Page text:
Finally! You two have decided to go to marriage counseling. It’s about time. Researcher John Gottman has found that after couples have begun to have serious problems, on average, they wait six years longer than they should to go to couples therapy. Come on now, that doesn’t make it easy for us to help you out of the marriage muck that has been created. But let’s let that go and start the work. First you need to know how to choose a relationship therapist.
Seems obvious but just in case, get a therapist who is licensed. Asking your neighbor Bob to perform angioplasty on your artery is probably not the right choice for your physical health. Choosing a couples or marriage therapist who is licensed and experienced is important for the health of your relationship. You want someone who has gone to school and has been evaluated by your state licensing board. There are several licenses to consider: licensed marriage and family therapists (LMFT), licensed social workers (LCSW), licensed psychologists, licensed professional counselors (LPC), and licensed psychiatrists (M.D.). This is the name of their license and relays the focus of the school program they attended. THIS IS THEIR LICENSE NOT THEIR SPECIALTY. That is tremendously important. The sort of license that the counselor has is not as critical as their specialty. Many therapists out there see whoever walks through the door. However a psychotherapist who has spent the majority of their time, energy, and training focusing on couples is going to serve you better than someone who is a jack-of-all-trades. A good question to ask the therapist you are interviewing is what the percentage of their clients that they see are couples. You are looking for more than half.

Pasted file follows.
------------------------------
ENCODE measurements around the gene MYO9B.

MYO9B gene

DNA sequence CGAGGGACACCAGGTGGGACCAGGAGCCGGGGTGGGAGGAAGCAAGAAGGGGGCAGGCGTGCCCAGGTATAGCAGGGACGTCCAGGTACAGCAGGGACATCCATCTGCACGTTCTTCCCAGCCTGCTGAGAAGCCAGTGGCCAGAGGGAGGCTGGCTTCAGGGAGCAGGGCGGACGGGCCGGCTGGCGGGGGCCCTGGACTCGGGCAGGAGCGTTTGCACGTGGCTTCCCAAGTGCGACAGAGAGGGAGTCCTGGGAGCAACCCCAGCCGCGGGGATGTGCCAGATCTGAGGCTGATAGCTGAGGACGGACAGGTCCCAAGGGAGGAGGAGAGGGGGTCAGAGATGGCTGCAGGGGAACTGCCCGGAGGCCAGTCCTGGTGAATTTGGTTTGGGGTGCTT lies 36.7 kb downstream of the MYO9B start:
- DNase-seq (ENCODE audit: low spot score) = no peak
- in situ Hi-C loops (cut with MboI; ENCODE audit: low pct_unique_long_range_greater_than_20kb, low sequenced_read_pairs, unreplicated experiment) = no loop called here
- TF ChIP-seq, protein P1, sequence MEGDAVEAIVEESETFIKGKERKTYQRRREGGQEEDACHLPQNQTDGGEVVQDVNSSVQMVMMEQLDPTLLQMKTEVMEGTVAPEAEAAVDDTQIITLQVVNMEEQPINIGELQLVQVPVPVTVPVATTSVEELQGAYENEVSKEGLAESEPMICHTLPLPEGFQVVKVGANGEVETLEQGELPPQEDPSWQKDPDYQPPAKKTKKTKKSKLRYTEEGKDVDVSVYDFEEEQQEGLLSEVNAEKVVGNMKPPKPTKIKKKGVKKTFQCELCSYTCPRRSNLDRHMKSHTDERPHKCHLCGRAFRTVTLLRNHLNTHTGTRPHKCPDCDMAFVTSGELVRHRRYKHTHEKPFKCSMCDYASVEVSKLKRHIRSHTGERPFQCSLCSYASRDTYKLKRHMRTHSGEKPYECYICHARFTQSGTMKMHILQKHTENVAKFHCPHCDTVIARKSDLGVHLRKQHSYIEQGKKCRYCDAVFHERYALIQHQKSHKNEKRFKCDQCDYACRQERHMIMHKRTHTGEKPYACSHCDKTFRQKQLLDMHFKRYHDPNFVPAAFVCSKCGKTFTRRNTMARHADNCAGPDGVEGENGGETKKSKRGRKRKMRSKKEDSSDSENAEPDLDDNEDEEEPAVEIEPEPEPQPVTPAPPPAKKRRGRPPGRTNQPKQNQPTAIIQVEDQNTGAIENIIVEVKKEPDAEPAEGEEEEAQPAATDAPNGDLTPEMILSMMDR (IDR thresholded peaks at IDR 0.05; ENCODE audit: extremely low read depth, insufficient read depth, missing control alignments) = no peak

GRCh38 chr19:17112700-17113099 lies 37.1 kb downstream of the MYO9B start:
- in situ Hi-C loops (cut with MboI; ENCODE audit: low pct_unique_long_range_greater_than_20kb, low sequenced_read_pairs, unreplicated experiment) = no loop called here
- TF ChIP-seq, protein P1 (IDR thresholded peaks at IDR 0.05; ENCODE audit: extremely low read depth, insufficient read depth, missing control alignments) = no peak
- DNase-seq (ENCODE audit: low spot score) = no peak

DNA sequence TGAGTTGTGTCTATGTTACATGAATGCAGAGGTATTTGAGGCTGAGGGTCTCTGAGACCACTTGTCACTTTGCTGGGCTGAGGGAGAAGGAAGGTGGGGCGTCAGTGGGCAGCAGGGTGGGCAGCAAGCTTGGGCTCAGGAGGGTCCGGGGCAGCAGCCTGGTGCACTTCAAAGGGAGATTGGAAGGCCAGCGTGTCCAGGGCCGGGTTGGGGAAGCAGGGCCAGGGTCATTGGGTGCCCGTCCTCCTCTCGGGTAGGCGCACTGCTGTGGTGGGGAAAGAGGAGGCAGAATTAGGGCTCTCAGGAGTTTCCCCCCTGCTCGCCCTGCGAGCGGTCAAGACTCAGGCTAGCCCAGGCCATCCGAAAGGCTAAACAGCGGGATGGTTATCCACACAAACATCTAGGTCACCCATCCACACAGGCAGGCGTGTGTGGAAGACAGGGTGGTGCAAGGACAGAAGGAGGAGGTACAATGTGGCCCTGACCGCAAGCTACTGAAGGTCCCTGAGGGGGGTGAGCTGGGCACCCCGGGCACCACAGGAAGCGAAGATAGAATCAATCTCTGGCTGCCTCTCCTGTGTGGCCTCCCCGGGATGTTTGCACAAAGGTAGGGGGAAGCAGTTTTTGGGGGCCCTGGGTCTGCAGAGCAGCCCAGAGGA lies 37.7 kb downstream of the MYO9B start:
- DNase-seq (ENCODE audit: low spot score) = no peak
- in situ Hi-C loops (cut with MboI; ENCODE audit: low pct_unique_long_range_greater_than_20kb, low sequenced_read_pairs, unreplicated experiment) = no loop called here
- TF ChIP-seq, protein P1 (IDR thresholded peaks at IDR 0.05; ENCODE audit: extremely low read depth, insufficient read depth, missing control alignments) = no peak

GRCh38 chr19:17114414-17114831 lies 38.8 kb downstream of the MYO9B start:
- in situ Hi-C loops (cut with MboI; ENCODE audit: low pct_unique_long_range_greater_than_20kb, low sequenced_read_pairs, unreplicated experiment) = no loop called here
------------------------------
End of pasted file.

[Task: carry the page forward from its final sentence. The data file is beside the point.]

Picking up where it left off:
The other important consideration is the comfort level that you both have with your new couples therapist. Researchers have found that much of the success of psychotherapy rests on the relationship between client and therapist. So feeling like you can truly be real with your marriage or couples counselor is a very important factor in your choice.
Last, is an insurance consideration. I say this last because if you can have all the above and they are also on your insurance, you are golden. Sometimes couples therapists charge lowered fees for out of pocket clients. Be sure and talk about this with them if your budget is an issue. You may find that you are not paying much more than your insurance copay would be. So if possible do not let insurance be your first consideration. Many couples do have the need to pay attention to their resources but having a skilled marriage therapist should be where your main scrutiny is. It’s been said many times and worth saying again: divorce will certainly cost you far more than a good couples therapist.